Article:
The Platonic view has been a very important element in many Western philosophical traditions. It is deeply embedded in many empirical sciences and common-sense concepts. Several philosophers, however, have also pointed out the limitations of this view. For example, according to the philosopher Henri Bergson, change itself is something that can not be described from this point of view. Most importantly, Bergson argued, the natural human tendency to conceptualize the world as objects necessarily makes evolutionary processes and living systems unexplainable. The object-based view of the world, therefore, is a wrong starting point if we want to understand human thinking and cognition, for example.28
One could therefore claimsummarizing Bergsons more extensive analysisthat URIs exist in a philosophical world where, for example, change itself and the essential characteristics of the human mind remain invisible. You can point to an abstract river, but you cannot point to the fact that the river is not the same anymore. In other words, if the essence of the river is its flow, you miss the point.
Another challenge for Platonic pointers is crystallized in the concept of tacit knowing. In Michael Polanyis terms, knowing always requires a context of unarticulated meaning that provides the background against which focal knowledge can become explicit.29 Explicitly stated knowledge can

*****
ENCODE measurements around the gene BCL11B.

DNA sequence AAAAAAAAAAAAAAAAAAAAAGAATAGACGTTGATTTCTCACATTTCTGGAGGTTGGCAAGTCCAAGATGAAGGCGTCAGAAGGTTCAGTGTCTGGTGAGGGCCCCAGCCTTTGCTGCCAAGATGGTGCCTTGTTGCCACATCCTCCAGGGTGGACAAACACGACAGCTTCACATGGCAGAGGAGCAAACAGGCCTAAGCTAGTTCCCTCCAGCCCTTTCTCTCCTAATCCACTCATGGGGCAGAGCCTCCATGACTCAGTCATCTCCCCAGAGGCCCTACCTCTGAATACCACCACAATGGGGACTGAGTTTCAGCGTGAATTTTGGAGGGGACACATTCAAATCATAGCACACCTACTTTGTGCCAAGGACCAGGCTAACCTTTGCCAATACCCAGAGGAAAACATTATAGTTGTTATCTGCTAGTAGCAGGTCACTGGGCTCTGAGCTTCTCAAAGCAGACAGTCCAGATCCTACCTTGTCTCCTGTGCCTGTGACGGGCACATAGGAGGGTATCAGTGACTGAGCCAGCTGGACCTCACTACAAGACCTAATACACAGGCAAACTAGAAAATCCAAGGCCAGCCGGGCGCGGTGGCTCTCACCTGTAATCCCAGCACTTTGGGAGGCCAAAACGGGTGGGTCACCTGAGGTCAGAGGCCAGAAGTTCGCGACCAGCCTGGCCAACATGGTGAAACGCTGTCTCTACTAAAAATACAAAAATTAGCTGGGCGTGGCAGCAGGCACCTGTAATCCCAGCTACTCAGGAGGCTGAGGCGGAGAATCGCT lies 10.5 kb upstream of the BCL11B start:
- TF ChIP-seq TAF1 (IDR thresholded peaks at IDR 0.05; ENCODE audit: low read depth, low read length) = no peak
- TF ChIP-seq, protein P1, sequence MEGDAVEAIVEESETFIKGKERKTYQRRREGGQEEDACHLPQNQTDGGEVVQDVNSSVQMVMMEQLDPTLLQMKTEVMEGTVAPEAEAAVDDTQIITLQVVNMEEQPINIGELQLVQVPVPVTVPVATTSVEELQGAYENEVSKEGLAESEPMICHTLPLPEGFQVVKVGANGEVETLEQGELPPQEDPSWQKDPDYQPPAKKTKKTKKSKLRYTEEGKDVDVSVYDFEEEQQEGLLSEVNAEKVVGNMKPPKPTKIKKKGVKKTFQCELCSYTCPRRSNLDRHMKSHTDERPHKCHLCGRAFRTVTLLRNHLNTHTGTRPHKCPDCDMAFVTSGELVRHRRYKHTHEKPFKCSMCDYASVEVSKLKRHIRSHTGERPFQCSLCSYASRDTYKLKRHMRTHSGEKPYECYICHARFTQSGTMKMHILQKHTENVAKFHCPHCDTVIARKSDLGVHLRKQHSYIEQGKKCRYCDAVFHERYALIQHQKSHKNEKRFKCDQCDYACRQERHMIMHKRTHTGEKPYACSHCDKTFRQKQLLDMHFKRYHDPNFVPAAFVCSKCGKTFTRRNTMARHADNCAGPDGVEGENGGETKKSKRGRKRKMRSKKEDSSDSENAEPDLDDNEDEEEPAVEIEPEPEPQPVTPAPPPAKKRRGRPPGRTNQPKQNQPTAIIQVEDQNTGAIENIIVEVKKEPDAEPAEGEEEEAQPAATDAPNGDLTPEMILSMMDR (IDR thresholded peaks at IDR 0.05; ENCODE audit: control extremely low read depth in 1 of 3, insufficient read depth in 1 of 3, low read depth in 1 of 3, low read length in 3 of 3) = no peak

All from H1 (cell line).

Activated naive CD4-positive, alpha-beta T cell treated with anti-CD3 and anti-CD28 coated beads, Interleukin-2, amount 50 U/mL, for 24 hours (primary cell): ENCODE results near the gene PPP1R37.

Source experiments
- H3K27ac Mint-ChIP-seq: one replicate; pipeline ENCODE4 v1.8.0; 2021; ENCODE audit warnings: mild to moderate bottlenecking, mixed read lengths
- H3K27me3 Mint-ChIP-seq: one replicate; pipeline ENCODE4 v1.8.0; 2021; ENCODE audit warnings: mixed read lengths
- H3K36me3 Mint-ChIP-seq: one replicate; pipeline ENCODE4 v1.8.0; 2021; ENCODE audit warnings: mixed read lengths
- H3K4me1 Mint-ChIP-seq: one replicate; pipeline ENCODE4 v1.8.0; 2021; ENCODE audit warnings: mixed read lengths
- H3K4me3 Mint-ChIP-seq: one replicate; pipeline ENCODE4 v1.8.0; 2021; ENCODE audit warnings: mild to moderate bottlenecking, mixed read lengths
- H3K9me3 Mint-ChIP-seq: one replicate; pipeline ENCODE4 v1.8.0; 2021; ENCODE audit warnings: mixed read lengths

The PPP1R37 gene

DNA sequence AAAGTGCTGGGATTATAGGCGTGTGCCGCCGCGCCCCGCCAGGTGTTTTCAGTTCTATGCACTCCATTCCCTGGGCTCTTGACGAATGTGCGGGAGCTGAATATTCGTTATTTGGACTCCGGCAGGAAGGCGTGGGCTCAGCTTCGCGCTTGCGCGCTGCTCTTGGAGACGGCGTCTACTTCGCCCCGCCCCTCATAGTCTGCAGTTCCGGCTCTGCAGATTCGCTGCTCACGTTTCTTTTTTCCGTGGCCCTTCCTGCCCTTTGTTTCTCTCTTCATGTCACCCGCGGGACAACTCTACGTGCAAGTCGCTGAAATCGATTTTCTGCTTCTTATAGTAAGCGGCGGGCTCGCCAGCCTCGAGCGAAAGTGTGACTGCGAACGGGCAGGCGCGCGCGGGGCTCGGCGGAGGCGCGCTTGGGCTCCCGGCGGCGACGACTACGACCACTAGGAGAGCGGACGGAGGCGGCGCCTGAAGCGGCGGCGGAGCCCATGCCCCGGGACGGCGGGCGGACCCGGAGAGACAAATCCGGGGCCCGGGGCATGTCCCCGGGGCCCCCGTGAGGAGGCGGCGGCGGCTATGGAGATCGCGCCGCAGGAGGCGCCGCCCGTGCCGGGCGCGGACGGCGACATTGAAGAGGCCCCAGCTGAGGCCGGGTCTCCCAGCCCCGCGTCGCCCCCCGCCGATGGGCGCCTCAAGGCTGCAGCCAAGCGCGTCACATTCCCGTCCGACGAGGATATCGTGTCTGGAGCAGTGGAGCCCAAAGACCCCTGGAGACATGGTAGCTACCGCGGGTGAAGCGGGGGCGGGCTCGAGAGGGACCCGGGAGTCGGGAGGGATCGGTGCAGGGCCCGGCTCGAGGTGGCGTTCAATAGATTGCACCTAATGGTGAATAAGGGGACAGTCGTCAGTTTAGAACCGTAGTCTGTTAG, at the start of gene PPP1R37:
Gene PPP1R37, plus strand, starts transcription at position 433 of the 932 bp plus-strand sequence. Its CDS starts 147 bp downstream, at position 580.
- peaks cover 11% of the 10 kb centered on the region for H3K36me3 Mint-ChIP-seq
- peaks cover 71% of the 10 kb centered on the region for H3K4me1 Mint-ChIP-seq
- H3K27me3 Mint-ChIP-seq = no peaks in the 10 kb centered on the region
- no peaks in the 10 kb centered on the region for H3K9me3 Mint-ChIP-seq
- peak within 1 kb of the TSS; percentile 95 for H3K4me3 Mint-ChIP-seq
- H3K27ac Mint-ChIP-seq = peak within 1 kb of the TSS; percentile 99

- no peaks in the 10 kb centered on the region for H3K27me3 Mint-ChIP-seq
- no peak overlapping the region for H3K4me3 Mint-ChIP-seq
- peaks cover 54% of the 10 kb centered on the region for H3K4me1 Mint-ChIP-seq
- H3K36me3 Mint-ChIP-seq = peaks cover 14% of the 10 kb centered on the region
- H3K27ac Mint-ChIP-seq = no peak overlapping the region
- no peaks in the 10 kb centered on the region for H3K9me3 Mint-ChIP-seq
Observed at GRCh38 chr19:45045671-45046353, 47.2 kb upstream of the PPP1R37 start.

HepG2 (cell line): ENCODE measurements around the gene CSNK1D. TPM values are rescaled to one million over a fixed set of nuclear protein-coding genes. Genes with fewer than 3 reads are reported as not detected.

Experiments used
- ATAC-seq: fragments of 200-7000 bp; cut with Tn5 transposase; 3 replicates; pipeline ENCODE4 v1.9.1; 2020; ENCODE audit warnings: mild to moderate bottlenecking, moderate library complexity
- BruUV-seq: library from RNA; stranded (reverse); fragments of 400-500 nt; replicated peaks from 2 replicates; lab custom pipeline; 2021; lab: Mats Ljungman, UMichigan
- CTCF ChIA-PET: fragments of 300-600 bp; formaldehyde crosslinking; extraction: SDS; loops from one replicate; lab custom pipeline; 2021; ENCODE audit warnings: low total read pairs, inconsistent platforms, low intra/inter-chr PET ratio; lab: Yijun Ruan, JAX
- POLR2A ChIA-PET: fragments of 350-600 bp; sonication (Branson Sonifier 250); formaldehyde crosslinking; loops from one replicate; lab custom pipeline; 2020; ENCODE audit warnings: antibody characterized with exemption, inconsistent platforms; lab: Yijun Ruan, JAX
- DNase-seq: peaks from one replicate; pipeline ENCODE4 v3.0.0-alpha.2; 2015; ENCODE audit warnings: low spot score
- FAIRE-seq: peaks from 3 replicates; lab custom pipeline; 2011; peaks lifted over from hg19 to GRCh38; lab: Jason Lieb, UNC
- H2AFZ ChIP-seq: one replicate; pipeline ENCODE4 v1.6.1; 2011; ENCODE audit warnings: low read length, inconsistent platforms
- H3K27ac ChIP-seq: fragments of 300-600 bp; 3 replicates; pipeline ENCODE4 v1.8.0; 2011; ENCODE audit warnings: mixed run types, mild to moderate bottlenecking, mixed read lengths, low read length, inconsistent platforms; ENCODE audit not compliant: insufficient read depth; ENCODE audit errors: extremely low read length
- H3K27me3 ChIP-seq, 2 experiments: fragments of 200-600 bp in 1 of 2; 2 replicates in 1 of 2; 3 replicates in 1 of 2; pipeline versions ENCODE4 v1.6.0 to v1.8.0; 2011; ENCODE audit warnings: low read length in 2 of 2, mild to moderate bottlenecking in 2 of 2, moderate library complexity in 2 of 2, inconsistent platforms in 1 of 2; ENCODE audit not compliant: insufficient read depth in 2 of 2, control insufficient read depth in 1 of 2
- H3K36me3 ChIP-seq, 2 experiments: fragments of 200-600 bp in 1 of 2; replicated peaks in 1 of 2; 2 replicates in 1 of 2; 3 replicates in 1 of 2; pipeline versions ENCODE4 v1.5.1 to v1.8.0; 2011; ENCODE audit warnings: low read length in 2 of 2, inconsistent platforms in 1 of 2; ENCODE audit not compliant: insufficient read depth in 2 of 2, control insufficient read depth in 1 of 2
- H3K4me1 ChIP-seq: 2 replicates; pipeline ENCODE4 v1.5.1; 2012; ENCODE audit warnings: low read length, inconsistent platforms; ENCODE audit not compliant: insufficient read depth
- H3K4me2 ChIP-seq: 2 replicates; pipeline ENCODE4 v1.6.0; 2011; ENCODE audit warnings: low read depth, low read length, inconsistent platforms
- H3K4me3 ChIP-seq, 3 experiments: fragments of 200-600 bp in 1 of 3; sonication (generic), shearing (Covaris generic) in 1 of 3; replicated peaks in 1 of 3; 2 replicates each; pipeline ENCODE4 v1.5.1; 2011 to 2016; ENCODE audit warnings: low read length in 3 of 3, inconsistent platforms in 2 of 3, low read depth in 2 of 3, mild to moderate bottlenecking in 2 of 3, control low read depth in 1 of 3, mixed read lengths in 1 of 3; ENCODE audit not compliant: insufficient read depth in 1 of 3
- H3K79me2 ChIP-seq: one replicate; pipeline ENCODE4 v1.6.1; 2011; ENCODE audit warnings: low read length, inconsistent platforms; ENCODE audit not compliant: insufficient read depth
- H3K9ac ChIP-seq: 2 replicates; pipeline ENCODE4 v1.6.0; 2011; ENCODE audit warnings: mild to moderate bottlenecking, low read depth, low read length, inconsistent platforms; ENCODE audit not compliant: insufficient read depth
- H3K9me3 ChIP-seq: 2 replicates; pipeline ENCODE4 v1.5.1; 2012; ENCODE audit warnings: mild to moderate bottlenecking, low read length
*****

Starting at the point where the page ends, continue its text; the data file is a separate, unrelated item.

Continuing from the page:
27 Heraclitus fragments are available with English translation and comments by William Harris at http://community.middlebury.edu/~harris/Philosophy/heraclitus.pdf. 28 Cf. Bergson, H. (1983). Creative Evolution (first edition 1907). Lanham, MD: University Press of America. 29 See, for example, Polanyi, M. (1967). The Tacit Dimension. New York: Anchor.
only exist in a field where much of the knowledge remains unarticulated background. Objects, similarly, exist only because their perceiver makes them stand up from a background context that is not perceived as objects. The meaning of an object, therefore, emerges from a complex field of meanings, most of which remain unarticulated and tacit. You cannot point to such a dynamic sets of relations that underlie all possible ways to objectify the world. As a consequence, you cannot point to the meaning of things using an URI.